Crypto’s coming collapse Part II: Silvergate & Tether wash trades go down the drain
There may be very little real money in crypto
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On Wednesday we covered two of the most important institutions in the cryptosphere, and how the Alameda/FTX collapse is exposing their shady, unstable business practices. Today we touch on two more, the space’s most important bank -- Silvergate -- and the main means of exchange throughout the entire industry, Tether.
Banks face regulatory, legal, and reputational risk from any involvement in criminal activity. Cryptocurrency’s main use cases as currency involve ransom, illicit markets, capital control evasion, and sanctions busting -- this has kept most banks out of crypto altogether.
One major exception: California-based Silvergate Bank. At the crypto peak, the bank reached more than $12 billion in assets. Silvergate has billed itself as the “leading bank for business & crypto,” taking advantage of the hesitation its competitors feel towards the space.
This means that the bank is also heavily exposed to all of the cryptosphere’s crises. Silvergate held at least $1 billion in FTX and Alameda deposits, the bank reported, about 10% of its total deposit liabilities. Gemini is among its other largest depositors, as is stablecoin issuer Circle. Circle relies upon Gemini to fund its Circle Yield interest payments, which Circle has now suspended as Gemini teeters on the brink of bankruptcy.
Silvergate’s main role in the crypto economy is as the owner of the SEN network, a payments system that allows crypto institutions to onboard and transfer “fiat” currency. The problem is that SEN seems to be handling an extraordinary level of transactions -- at least $1 trillion in transfers last year on a $14 billion deposit base. By comparison, SEN is doing as much as 10% of the volume of DTCC, which settled trades for the entire U.S. equity market last year.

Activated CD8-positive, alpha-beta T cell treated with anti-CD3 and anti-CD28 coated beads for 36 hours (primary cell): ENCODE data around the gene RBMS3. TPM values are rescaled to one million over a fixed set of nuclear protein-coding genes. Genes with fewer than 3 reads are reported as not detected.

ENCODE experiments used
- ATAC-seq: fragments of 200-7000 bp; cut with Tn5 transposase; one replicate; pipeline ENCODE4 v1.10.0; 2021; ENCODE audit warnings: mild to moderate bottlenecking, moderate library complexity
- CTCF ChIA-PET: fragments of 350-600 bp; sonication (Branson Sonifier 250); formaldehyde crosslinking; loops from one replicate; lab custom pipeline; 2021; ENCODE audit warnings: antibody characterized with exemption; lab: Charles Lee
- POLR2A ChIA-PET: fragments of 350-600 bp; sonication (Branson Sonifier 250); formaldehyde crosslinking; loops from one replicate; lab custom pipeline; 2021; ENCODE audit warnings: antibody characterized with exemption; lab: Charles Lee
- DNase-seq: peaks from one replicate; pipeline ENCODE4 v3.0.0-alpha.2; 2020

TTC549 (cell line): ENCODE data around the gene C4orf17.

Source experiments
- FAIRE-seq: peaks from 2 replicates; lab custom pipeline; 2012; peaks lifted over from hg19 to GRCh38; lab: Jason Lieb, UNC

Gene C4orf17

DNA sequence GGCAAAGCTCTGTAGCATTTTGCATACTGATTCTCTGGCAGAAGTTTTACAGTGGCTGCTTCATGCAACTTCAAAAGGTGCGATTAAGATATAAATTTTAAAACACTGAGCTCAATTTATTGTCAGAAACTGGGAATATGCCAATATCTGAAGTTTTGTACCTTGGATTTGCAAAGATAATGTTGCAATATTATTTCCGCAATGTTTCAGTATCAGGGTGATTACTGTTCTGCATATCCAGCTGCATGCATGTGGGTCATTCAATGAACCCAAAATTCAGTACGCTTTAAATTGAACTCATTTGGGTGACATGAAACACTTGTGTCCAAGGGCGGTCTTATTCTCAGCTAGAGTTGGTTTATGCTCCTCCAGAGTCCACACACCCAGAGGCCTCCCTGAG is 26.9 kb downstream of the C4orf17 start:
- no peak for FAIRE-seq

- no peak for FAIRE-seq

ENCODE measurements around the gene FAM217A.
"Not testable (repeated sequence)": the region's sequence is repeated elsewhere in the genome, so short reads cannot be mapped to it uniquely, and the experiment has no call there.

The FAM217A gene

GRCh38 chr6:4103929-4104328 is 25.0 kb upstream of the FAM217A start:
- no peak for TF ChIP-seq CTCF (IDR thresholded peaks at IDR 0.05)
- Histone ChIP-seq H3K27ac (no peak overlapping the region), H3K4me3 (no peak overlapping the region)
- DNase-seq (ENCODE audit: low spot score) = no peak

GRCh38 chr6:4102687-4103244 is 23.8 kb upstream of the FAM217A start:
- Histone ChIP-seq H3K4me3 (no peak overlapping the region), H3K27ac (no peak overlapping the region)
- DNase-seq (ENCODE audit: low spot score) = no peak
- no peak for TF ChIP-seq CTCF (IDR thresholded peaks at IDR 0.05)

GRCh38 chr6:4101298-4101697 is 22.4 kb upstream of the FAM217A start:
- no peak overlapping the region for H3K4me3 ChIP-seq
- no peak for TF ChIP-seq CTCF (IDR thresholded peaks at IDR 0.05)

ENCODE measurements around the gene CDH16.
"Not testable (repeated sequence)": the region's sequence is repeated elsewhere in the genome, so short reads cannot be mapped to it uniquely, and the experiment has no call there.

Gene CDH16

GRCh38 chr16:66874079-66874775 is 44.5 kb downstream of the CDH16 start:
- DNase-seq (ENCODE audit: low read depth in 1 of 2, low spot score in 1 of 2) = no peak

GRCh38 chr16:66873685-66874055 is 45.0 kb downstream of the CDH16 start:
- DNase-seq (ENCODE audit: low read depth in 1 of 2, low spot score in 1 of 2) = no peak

SEN serves less than 100 major clients: this is like hearing that your neighborhood convenience store was doing 5% of Walmart’s total sales. You know that something is wrong.
One possibility: Silvergate is involved in large-scale money laundering. Investigators in Florida have already identified at least $425 million in transactions to known money launderers from 10 Silvergate customers. Now fears that civil and criminal penalties could cause major damage to Silvergate’s finances and the failure of so many big customers could tank the bank may be leading to a run.
But it’s unlikely that any bank is doing a trillion dollars in money laundering. An even more likely explanation for Silvergate’s extraordinary volume: wash trading, helping its clients transfer money back and forth in fake trades that drive up the quoted price for various cryptocurrencies. Which brings us to the biggest risk of all: Tether.
For those not up to speed on Tether, we covered it in January 2021. Tether is the largest “stablecoin” -- a cryptocurrency pegged to the value of the U.S. dollar. Most crypto buying and selling for real money actually happens by way of Tether since it is hard to get funds into and out of the crypto world with so few banks involved. Tether is owned and issued by iFinex, which also owns Bitfinex, an exchange.